filed: November 30, 1982.
COMMONWEALTH OF PENNSYLVANIA
LARRY D. YOGEL, APPELLANT
No. 1194 Philadelphia, 1981, Appeal from the Order of the Court of Common Pleas Criminal Division, of Montgomery County, at No. 2893 of 1980.
Anthony J. Beldecos, Philadelphia, for appellant.
Ronald T. Williamson, Assistant District Attorney, Norristown, for Commonwealth, appellee.
McEwen, Johnson and Watkins, JJ. Johnson, J., concurs in the result.
[ 307 Pa. Super. Page 242]
This is an appeal from the Order of the Court of Common Pleas, Criminal Division, of Montgomery County, by the defendant-appellant, Larry D. Vogel.
On August 19, 1980, the appellant was cited by a Pennsylvania State Police trooper for driving an automobile with an expired inspection sticker on it.*fn1 The appellant testified that he told the trooper that he had just brought the vehicle back from New Jersey and that it had been out of the state for more than thirty (30) days. The trooper testified that he
[ 307 Pa. Super. Page 243]
only remembered being told that the automobile had recently been brought back from New Jersey.*fn2
Two issues are raised on appeal. First, the appellant contends that the Commonwealth is required to prove beyond a reasonable doubt that his vehicle had not been out of state for more than thirty days. Appellant's second contention involves the fact that the opinion of the court below was written by a judge other than the one that rendered the decision finding him guilty of the offense.
Taking appellant's second argument first, we note that the hearing judge who made the decision did not write the opinion in support of the decision which was submitted to our court.
Pa. Rules of Appellate Procedure 1925(a) provides as follows:
"(a) General Rule. Upon receipt of the notice of appeal the judge who entered the order appealed from, if the reasons for the order do not already appear of record, shall forthwith file of record at least a brief statement, in the form of an opinion, of the reasons for the order . . ." (Emphasis ours)
Where the issue involved is one purely of law, the fact that someone other than the hearing judge wrote the opinion would be of little significance. In the instant case, however, the lower court's decision was founded solely on the defendant's credibility because the defendant testified in his own defense and stated that he had returned the vehicle in question from the New Jersey shore where he had had it for more than thirty (30) days. The judge who authored the opinion stated therein that he had consulted with the hearing judge and had ascertained from him that he "did not believe the defendant's story". We find that the judge who saw and heard the witnesses and had the opportunity to observe their demeanor is the proper one to author an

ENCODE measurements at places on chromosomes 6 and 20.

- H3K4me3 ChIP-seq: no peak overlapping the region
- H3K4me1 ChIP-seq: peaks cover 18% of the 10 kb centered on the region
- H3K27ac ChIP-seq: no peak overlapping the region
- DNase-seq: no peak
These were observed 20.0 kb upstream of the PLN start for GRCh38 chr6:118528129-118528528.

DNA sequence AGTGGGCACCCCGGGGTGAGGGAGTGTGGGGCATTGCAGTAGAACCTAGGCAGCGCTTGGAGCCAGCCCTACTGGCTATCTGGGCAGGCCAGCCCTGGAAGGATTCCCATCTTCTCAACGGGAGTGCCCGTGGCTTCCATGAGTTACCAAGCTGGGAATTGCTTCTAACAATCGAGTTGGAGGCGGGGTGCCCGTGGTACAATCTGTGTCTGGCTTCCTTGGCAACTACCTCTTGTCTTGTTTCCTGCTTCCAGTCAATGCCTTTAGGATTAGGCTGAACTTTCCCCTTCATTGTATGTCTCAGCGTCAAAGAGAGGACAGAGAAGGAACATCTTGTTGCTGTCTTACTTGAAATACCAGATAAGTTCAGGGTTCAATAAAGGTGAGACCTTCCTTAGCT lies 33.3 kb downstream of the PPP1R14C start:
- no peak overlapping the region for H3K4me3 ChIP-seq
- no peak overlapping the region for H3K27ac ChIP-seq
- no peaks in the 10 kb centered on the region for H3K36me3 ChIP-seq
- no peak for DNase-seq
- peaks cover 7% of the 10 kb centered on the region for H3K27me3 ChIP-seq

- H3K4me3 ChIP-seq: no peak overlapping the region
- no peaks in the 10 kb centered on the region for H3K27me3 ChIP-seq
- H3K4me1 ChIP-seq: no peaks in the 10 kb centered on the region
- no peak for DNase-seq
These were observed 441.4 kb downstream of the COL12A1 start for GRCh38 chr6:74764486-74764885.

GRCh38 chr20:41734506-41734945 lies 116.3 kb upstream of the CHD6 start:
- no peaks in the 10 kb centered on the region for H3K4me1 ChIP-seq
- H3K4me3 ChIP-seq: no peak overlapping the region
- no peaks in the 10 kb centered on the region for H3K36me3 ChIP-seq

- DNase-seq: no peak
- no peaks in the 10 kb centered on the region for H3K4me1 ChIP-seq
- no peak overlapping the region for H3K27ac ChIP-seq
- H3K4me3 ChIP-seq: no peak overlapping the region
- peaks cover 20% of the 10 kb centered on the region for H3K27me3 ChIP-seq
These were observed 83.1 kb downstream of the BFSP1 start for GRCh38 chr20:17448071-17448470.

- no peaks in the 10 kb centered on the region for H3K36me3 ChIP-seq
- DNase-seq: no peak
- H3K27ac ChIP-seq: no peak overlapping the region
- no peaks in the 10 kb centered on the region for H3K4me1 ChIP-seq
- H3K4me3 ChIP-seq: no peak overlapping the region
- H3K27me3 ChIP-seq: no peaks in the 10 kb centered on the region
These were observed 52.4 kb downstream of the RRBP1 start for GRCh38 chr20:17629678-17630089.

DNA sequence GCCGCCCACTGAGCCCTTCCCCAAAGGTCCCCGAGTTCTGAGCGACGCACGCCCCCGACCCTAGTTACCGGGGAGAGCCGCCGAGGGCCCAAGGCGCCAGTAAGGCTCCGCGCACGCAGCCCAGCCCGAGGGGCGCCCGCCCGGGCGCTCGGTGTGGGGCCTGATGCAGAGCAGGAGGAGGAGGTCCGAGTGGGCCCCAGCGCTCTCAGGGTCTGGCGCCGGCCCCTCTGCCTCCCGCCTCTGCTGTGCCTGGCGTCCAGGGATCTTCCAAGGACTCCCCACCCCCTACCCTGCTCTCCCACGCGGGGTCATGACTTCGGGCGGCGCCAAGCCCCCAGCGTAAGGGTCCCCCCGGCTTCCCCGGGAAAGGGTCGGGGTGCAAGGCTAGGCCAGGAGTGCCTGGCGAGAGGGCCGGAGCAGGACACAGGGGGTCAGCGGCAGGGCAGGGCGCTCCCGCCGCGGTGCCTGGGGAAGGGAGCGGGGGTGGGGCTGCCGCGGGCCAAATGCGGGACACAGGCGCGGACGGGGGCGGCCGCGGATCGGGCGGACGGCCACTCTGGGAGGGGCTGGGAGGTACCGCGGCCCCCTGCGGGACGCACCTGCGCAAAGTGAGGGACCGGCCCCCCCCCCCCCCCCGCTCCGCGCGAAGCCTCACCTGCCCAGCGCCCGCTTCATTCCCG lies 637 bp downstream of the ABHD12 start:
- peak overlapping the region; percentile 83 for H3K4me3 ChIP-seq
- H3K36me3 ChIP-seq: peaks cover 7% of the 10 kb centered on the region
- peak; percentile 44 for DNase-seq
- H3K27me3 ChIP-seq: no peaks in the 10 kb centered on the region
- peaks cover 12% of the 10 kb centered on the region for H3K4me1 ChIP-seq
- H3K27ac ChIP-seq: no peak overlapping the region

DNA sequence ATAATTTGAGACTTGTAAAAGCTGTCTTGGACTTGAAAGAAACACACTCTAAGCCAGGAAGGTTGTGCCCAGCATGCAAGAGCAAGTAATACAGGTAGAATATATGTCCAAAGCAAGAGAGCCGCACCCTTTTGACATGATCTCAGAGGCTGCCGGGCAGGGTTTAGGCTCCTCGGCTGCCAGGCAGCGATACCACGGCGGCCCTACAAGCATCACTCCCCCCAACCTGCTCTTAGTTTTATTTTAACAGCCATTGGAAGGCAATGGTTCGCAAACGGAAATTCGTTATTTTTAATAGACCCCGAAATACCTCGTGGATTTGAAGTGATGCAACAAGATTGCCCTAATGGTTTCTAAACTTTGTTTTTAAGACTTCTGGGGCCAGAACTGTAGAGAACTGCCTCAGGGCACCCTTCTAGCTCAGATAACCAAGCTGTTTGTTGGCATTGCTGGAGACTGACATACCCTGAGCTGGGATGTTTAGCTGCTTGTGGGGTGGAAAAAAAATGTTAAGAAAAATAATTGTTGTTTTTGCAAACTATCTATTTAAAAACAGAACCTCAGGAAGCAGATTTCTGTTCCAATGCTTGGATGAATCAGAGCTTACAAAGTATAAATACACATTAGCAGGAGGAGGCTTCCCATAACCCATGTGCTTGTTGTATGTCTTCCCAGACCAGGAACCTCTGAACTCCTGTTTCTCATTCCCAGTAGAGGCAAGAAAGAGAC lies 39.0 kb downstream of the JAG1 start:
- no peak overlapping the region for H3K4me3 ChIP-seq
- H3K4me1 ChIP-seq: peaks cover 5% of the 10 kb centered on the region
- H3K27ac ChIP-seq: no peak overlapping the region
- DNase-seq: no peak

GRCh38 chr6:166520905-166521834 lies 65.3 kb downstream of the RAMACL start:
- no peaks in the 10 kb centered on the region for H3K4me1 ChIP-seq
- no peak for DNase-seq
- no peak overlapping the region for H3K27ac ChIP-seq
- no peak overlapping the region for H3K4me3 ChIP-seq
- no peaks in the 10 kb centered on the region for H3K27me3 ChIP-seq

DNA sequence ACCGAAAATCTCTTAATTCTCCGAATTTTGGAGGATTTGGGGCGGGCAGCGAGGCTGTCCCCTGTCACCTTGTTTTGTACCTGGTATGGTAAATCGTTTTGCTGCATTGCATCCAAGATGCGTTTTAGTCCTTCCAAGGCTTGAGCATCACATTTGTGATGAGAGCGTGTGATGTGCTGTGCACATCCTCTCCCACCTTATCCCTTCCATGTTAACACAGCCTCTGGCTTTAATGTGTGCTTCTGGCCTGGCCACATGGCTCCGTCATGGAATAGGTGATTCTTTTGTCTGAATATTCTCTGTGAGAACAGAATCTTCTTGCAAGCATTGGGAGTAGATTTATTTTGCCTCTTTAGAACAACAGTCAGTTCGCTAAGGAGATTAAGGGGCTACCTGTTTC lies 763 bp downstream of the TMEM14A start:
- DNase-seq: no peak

[ 307 Pa. Super. Page 244]
opinion in support of an order based solely upon the issue of credibility. However, because of our disposition of the other contention raised by the defendant we do not find it necessary to remand this case for an opinion by the hearing judge.
Defendant's other contention to the effect that in order to prove a violation of 75 Pa.C.S.A. 4703 (Operating a motor vehicle without a valid official certificate of inspection) the Commonwealth must first prove that none of the exceptions to the general rule existed is rejected. The exceptions to 75 Pa.C.S.A. 4703(a) are intended to operate as affirmative defenses to the charge of operating a vehicle without a valid inspection certificate. As such an accused who desires to assert such a defense must present evidence that it applies to him. Thus, in order to sustain a conviction all the Commonwealth must prove is that the defendant operated a motor vehicle without a current inspection certificate and, if the defendant fails to offer evidence tending to prove that any of the exceptions exist, a conviction will be sustained. In the instant case, however, the defendant did in fact offer evidence indicating that his vehicle had been out of state for over thirty (30) days and that he was on his way to getting it inspected at the time of his arrest on August 19, 1980. The record also revealed that the vehicle was inspected later that day. Unfortunately the record also reveals that the defendant, acting as his own counsel during the lower court proceeding, failed to establish the date that he returned the vehicle from New Jersey. Assuming arguendo, that everything the defendant said is true he still has not established all of the elements of his affirmative defense because he never established that five (5) days had not elapsed between the time he returned the vehicle to Pennsylvania and the date of his arrest. For that reason the instant case does not turn on the issue of credibility. Because the defendant has not submitted sufficient evidence tending to sustain his affirmative defense, we will affirm his conviction.